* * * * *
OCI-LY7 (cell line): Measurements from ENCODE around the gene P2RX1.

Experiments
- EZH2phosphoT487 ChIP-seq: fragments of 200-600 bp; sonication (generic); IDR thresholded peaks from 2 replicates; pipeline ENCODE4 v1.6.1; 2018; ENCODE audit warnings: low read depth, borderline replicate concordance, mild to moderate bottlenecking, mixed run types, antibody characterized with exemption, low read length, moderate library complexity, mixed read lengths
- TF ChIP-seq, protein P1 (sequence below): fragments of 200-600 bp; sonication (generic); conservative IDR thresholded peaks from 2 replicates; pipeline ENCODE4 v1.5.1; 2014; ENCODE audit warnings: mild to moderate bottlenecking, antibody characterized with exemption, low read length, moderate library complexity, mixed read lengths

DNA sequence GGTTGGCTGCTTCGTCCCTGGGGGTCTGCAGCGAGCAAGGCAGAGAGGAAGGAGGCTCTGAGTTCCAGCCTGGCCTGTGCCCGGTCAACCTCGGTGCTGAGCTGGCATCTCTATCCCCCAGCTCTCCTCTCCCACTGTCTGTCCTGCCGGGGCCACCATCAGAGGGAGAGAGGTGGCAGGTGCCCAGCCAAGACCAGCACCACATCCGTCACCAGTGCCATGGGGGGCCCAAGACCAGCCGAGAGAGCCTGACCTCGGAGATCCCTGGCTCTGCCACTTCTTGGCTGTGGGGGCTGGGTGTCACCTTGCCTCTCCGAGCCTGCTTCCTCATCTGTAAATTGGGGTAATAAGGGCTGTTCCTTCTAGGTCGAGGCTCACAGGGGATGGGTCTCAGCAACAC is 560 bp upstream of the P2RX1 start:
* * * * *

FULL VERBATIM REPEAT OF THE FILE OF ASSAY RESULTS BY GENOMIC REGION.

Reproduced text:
OCI-LY7 (cell line): Measurements from ENCODE around the gene P2RX1.

Experiments
- EZH2phosphoT487 ChIP-seq: fragments of 200-600 bp; sonication (generic); IDR thresholded peaks from 2 replicates; pipeline ENCODE4 v1.6.1; 2018; ENCODE audit warnings: low read depth, borderline replicate concordance, mild to moderate bottlenecking, mixed run types, antibody characterized with exemption, low read length, moderate library complexity, mixed read lengths
- TF ChIP-seq, protein P1 (sequence below): fragments of 200-600 bp; sonication (generic); conservative IDR thresholded peaks from 2 replicates; pipeline ENCODE4 v1.5.1; 2014; ENCODE audit warnings: mild to moderate bottlenecking, antibody characterized with exemption, low read length, moderate library complexity, mixed read lengths

DNA sequence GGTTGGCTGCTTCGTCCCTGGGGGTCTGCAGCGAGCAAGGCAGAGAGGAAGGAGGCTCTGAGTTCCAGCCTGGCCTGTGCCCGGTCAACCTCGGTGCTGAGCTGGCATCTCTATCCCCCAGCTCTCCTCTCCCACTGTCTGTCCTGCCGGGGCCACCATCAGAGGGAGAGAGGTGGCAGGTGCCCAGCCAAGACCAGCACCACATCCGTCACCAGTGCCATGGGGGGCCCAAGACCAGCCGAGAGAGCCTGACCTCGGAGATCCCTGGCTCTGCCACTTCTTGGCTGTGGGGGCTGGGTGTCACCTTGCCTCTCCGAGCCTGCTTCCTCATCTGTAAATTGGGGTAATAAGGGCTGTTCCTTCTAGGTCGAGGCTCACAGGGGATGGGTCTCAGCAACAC is 560 bp upstream of the P2RX1 start: